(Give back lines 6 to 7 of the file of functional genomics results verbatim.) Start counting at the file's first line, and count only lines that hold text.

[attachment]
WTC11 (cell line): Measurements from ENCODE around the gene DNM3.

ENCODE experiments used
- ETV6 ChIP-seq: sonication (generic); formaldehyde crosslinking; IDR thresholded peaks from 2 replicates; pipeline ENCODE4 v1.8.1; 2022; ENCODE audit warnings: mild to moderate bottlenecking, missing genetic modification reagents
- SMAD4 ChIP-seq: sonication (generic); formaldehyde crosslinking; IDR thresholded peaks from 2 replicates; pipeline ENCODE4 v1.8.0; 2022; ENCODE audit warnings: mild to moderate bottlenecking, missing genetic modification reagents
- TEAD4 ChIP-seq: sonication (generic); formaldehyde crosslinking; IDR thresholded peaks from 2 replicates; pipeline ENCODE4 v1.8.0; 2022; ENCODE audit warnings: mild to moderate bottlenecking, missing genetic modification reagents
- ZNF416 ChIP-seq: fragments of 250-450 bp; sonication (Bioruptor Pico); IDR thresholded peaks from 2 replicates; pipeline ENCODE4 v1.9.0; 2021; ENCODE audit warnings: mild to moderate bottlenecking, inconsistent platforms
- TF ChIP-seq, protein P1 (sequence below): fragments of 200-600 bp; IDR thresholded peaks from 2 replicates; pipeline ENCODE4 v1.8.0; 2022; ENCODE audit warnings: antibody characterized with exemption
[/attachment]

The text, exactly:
- ZNF416 ChIP-seq: fragments of 250-450 bp; sonication (Bioruptor Pico); IDR thresholded peaks from 2 replicates; pipeline ENCODE4 v1.9.0; 2021; ENCODE audit warnings: mild to moderate bottlenecking, inconsistent platforms
- TF ChIP-seq, protein P1 (sequence below): fragments of 200-600 bp; IDR thresholded peaks from 2 replicates; pipeline ENCODE4 v1.8.0; 2022; ENCODE audit warnings: antibody characterized with exemption